Smith on Wise, 'Gate of Hell: Campaign for Charleston Harbor, 1863'
Stephen R. Wise. Gate of Hell: Campaign for Charleston Harbor, 1863. Columbia: University of South Carolina Press, 1994. xii + 312 pp. $27.95 (cloth), ISBN 978-0-87249-985-0.
Reviewed by W. Wayne Smith (Indiana University of Pennsylvania)
Published on H-CivWar (February, 1996)
The movie "Glory" popularized in dramatic fashion the heroism of the 54th Massachusetts regiment in the assault on Ft. Wagner. Now Stephen Wise, museum director and South Carolina historian, presents the full story of the assault on Ft. Wagner within its larger context. Battery Wagner, as the author notes, was not a true fort, but only an artillery fortification helping to protect Charleston harbor. It was located on Morris Island (now washed away by the seatides) just south of Ft. Sumter. It came under attack because northerners and especially the naval command in the Lincoln administration wanted to capture Charleston. The city offered a vital port for the Confederacy. But its symbolic significance as the bastion of secession caused many northerners to regard Charleston as a more valuable prize than Richmond. This book is the story of the Union scheme to capture Charleston and its surrounding harbor fortifications.
Stephen Wise has found a story with lots of interesting characters. Obviously Robert Gould Shaw and the African-Americans of the 54th Massachusetts play a role in the book. We also meet Clara Barton; the three top naval commanders (Samuel F. DuPont, Andrew H. Foote, and John A.B. Dahlgren); General Quincy A. Gillmore, best and brightest of West Point's class of 1849 and, in 1863, the Union's elite artillery technician; General Pierre G. T. Bueauregard, hero of Charleston in 1861; and dozens of lesser but equally interesting people. Wise has prepared himself well to handle both Union and Confederate sides of the story equally and objectively.
The operation against the defenses of Charleston, namely Battery Wagner and Ft. Sumter occurred in two phases. First, the grand assault on July 18, 1863 began with heavy bombardment on Battery Wagner from Dalgren's ships. The Union plan was to capture Battery Wagner on Morris Island and use that position to bombard Ft. Sumter. Gillmore's infantry followed up the naval bombardment with the famed assault led by the 54th Massachusetts. This operation ended in dismal failure with severe losses by the Union attackers and Confederates still holding the fortifications.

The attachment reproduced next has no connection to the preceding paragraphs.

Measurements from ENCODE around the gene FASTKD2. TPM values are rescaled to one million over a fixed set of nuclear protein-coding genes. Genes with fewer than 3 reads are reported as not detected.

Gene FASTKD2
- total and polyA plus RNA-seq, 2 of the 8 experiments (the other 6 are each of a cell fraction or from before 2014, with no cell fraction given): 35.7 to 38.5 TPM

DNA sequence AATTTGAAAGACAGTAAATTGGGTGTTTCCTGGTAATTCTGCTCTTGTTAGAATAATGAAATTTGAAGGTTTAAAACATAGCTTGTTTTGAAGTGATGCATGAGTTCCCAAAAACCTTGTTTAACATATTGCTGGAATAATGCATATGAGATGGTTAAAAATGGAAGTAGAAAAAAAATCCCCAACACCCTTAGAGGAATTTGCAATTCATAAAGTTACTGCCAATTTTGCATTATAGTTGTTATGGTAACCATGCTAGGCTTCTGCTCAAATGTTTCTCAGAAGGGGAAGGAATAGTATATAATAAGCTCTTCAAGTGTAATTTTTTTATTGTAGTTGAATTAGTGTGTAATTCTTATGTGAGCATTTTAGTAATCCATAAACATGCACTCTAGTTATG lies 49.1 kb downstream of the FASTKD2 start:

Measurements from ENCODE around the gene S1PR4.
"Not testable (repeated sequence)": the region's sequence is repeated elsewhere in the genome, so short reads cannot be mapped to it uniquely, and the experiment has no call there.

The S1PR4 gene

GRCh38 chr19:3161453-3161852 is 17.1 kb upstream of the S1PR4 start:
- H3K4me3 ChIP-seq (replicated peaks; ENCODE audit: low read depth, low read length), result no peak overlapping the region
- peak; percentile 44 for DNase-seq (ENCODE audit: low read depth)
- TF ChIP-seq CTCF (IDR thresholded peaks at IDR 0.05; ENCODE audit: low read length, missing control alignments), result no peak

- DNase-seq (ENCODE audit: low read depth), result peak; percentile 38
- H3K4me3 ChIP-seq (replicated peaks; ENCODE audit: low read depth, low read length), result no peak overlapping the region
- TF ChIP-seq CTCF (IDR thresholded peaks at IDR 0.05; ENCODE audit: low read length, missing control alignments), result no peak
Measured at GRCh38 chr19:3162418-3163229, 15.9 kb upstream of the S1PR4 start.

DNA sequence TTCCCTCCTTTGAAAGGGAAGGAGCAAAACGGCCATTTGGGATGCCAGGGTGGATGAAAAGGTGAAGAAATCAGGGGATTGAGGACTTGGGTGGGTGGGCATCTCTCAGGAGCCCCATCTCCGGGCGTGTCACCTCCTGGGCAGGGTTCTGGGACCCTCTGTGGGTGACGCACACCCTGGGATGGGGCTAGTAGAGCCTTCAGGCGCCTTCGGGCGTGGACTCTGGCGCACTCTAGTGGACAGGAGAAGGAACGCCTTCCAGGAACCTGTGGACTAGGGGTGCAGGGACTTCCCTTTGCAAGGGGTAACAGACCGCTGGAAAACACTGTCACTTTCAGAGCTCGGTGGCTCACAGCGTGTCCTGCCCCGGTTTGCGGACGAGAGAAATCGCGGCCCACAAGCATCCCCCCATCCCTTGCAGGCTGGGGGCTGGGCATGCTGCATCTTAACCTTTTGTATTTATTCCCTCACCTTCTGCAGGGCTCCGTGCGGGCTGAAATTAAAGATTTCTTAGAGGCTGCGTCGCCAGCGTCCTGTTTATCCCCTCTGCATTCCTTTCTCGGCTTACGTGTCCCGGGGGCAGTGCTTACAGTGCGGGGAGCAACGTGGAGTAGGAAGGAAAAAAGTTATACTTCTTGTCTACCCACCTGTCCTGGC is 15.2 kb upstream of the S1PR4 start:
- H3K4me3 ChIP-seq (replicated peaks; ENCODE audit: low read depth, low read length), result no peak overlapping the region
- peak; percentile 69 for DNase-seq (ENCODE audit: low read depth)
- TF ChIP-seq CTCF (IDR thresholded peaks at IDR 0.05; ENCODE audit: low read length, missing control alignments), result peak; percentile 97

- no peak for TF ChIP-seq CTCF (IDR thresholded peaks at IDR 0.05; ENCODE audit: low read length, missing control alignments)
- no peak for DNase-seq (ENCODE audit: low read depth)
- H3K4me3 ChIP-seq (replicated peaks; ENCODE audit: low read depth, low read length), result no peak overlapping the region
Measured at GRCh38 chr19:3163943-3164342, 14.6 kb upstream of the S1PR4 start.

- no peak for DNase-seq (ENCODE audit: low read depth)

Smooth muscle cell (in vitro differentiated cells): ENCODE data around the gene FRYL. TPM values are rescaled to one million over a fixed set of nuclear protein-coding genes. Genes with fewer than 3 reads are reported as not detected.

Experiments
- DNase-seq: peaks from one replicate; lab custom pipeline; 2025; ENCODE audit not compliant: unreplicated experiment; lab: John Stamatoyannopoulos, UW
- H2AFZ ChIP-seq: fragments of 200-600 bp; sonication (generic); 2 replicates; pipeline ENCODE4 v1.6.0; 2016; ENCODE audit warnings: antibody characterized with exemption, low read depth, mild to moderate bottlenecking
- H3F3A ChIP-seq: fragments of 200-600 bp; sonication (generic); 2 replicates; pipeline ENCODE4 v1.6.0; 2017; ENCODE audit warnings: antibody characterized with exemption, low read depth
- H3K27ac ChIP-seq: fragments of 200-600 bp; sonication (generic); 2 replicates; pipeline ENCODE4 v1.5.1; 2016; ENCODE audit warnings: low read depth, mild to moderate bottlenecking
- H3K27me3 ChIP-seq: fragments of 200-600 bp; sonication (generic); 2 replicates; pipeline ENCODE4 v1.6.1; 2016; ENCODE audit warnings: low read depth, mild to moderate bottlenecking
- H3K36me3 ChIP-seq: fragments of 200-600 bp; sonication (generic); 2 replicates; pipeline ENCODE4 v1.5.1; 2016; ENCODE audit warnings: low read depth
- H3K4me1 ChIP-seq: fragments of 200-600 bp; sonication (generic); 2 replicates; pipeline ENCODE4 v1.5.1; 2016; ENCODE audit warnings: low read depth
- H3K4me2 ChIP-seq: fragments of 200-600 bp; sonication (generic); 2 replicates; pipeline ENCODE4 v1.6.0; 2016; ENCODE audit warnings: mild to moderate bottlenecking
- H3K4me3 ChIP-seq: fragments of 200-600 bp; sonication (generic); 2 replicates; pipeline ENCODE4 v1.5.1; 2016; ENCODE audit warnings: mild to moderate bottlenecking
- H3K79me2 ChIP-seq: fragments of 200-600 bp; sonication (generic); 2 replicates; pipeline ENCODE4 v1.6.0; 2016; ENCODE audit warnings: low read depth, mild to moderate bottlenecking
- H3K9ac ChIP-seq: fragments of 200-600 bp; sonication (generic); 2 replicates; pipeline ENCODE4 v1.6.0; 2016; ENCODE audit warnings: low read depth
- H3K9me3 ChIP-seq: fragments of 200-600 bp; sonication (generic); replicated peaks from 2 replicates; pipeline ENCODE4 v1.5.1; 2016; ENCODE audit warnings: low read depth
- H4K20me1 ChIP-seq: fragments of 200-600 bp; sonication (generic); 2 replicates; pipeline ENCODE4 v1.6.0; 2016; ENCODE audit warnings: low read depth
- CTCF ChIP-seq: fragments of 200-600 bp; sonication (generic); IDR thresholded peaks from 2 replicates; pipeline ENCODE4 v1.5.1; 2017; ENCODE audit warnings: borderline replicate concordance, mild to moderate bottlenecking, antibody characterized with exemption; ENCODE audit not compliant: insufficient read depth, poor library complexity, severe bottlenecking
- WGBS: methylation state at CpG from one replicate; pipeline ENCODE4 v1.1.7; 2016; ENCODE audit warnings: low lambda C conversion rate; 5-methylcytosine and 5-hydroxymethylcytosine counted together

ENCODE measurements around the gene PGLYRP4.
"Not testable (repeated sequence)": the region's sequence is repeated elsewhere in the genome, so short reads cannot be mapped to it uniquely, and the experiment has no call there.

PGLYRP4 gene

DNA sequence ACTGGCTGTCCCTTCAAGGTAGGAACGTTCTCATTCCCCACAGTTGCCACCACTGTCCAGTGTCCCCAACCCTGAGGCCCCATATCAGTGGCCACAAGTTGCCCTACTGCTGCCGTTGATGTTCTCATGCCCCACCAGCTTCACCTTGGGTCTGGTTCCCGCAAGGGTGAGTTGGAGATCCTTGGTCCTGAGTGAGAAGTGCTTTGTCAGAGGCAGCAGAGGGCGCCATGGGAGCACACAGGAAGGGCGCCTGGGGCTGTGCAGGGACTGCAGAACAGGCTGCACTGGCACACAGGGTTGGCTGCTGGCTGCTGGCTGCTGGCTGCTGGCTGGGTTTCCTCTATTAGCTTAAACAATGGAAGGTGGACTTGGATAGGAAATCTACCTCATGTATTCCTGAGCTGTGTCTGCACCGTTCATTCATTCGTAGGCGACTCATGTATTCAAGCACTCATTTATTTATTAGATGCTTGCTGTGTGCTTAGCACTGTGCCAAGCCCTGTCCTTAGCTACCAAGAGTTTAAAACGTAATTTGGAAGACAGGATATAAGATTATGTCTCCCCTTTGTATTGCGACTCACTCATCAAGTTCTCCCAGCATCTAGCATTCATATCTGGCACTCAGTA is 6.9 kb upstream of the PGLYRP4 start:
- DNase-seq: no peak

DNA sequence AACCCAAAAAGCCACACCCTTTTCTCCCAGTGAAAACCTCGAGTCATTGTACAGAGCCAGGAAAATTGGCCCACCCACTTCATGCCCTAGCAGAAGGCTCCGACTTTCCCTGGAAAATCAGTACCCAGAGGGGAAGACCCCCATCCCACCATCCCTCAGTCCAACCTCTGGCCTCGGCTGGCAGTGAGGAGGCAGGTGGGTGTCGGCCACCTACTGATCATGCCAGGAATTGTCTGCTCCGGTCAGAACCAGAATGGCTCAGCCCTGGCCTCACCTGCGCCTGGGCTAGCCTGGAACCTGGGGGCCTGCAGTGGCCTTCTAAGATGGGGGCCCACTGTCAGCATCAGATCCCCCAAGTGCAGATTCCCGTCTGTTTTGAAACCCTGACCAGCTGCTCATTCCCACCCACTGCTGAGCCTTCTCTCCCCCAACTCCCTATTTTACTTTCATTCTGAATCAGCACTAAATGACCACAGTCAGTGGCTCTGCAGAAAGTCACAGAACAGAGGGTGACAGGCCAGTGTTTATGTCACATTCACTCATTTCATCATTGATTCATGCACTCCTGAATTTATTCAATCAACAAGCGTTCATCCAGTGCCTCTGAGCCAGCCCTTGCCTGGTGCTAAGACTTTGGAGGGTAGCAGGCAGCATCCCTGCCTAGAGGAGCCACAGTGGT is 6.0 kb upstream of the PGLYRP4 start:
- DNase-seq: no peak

The second phase was a siege against Battery Wagner. At this stage, Wise argues, the operation assumed the character of modern warfare. Now "engineers and artillerymen--the technicians of war--were taking control. . . . Shovels began to replace the rifle and the individual soldier was becoming lost amongst the mass firepower and trenches provided by the artillery and the engineers" (p. 120). The Union Army dug a series of zig-zag trenches that inched towards Battery Wagner. This construction brought Union firepower and soldiers closer to the fortification.
A part of the second phase was the bombardment of Ft. Sumter on August 17, 1863. Gillmore's artillery, now including rifled cannon, pummeled Ft. Sumter. The expert Union artillery reduced the fort's masonry to rubble. But the Confederates used the rubble to rebuild defensive structures and tenaciously held onto the fort.
By early September Union troops were exhausted from the toil, heat, and warfare. An uncoordinated army-navy assault on Ft. Sumter failed and General Gillmore gave up the fight. Several months of vicious fighting brought no real results. The Union controlled Morris Island, but the Confederates still held Ft. Sumter and Charleston remained secure.
Various subthemes run through the book. We see, for example, personalities affecting the coordination of Union naval and land operations. For readers who have paid little attention to the Civil War navies, Wise's tale reveals the Union expanded usage of ironclad monitors as attack units. One of the strongest features of the book is the discussion of naval and fortification artillery. Wise's delineation of the technical aspects of Civil War artillery is clear even for the novice.
The author presents a number of useful maps and diagrams of Charleston harbor and fortifications. My only lament about the book is that land features on the maps are frequently confused with marshlands and the sea.
Wise argues that this campaign initiated the onset of modern warfare. First, he argues that rifled artillery made its impact in this campaign. Secondly, he asserts that after the first failed assault on Battery Wagner, new techniques such as trench warfare defined the Civil War tactics. He perhaps could have muted his claims by noting that the innovations at Charleston harbor were only part of the changing nature of warfare in 1863.
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W. Wayne Smith. Review of Wise, Stephen R., Gate of Hell: Campaign for Charleston Harbor, 1863.
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